WaterAid Ghana organised a learning forum for Traditional Female Leaders in Bolgatanga in the Upper East Region. The women took this opportunity share their experiences and explore ways of leveraging on their status to lead in realizing the rights of all to equitable and sustainable Water Sanitation and Hygiene (WASH)services, in their communities.
This activity was held to mark the International Women’s Day. The theme for the celebration was ‘Traditional Women Leaders, Water, Sanitation, and Hygiene (WASH) Governance and Maternal Health. It is also part of WaterAid Ghana’s larger efforts to catalyse more effective women leadership in WASH governance, including the leadership of Water and Sanitation Management Teams (WSMTs) and to promote access to sustainable and safe WASH services in all Health Care Facilities.
The Pongnaba of Bongo, Christiana Nge Iand two representatives of the Kassena Nankana West; Margaret Kape from Kayoro and Agnes Afagati Tahiru from Nankong participated in the forum. Others werethe founder of Widows and Orphans Movement, Betty Ayagiba and the Executive Director of the Sirigu Women’s Organisation for Pottery and ArtsBridget Akasise.
The female leaders discussed how to effectively engage their peers and inspire them to become stronger champions for WASH justice and advocate for access to WASH in all Health Care Facilities and other public institutions such as schools and markets.
They recommended some action steps to ensure a sustainable delivery of WASH services.The Pongnaba of Bongo, Christiana Nge, said Women should form an integral part of WASH governance, especially in decision-making, management and implementation.”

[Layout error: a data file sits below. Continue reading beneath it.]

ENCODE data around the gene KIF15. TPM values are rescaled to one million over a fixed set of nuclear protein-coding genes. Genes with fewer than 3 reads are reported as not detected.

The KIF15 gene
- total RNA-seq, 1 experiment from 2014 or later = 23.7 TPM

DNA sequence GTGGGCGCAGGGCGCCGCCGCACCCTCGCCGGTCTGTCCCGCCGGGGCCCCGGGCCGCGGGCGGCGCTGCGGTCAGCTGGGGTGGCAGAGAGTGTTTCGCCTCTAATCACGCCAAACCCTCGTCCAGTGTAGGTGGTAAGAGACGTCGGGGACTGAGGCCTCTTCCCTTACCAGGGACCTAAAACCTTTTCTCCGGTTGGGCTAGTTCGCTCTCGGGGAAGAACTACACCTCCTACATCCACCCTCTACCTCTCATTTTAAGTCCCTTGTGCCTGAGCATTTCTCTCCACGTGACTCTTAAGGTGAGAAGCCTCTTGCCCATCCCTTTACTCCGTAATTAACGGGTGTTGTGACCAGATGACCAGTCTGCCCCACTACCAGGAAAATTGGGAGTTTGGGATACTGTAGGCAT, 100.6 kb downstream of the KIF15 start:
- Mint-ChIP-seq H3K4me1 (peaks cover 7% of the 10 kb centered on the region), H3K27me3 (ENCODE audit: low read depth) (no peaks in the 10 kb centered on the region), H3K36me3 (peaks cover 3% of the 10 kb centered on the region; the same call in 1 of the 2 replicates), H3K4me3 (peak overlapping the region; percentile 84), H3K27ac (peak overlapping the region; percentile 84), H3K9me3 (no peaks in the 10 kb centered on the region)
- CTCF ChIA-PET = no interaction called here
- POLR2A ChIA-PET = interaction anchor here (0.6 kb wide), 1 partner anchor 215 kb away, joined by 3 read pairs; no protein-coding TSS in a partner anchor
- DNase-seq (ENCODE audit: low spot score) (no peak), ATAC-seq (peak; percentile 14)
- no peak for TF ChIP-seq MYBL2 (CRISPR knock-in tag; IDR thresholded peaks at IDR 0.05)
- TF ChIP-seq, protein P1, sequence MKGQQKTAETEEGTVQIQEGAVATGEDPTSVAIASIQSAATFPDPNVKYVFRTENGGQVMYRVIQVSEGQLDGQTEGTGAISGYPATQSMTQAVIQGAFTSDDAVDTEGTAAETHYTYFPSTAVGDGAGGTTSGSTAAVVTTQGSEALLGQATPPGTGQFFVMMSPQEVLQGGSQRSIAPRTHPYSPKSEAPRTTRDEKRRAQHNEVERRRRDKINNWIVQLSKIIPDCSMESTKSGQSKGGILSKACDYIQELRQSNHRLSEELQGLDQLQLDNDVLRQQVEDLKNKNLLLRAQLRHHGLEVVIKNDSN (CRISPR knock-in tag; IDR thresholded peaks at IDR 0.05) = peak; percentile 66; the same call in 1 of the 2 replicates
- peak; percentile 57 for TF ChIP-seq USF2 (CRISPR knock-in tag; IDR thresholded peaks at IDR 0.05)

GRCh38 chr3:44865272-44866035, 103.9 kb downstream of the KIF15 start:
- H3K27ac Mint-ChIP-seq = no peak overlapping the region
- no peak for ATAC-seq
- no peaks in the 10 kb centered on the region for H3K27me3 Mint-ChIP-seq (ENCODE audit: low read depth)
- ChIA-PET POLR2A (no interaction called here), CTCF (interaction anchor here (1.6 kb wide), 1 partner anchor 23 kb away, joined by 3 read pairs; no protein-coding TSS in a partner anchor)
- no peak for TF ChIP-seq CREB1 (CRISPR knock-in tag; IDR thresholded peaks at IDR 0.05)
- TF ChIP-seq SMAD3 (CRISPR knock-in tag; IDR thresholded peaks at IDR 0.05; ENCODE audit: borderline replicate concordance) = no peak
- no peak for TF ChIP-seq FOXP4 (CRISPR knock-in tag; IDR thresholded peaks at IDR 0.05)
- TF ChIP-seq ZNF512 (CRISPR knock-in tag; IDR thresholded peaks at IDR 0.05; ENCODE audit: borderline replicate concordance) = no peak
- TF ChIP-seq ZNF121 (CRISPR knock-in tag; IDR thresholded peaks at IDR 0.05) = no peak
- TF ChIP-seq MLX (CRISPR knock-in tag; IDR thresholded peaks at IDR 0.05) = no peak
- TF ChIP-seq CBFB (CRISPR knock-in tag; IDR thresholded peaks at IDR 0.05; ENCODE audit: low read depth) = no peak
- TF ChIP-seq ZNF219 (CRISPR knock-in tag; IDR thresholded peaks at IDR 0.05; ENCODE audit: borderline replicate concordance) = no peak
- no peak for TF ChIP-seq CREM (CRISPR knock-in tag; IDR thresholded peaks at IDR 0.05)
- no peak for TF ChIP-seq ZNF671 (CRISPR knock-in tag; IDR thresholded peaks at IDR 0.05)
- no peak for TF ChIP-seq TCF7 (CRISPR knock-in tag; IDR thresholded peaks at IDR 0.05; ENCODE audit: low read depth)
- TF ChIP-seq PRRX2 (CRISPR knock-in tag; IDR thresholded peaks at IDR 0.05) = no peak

She emphasised the need for WASH service delivery to involve the recognition of local existing beliefs and behaviours concerning water use, human waste disposal, gender roles in relation to water collection and storage, and the establishment or use of community mechanism for participation and decision-making.
It was also recommended that Civil Society Organisations and Government should include women in capacity building programmes such as training of artisans to equip them with the technical skills to construct their own latrines as well as monitor the construction of other WASH facilities in their communities. Another action is to Incorporate WASH into rural and peri-urban livelihood support programmes to enable women actively engage in the process and own it for sustainability.
In line with these actions steps, Betty Ayagiba reminded all participants of the need to be boldly informed by principles of equity and inclusion. She said to be bold for change also means being bold about social inclusion. Therefore, when we speak of everyone having their rights to water and sanitation realized, we must make sure we donot forget widows and orphans.’’
Participants resolved to motivate more female leaders to advocate for WASH with their respective Metropolitan, Municipal, and District Assemblies (MMDAs).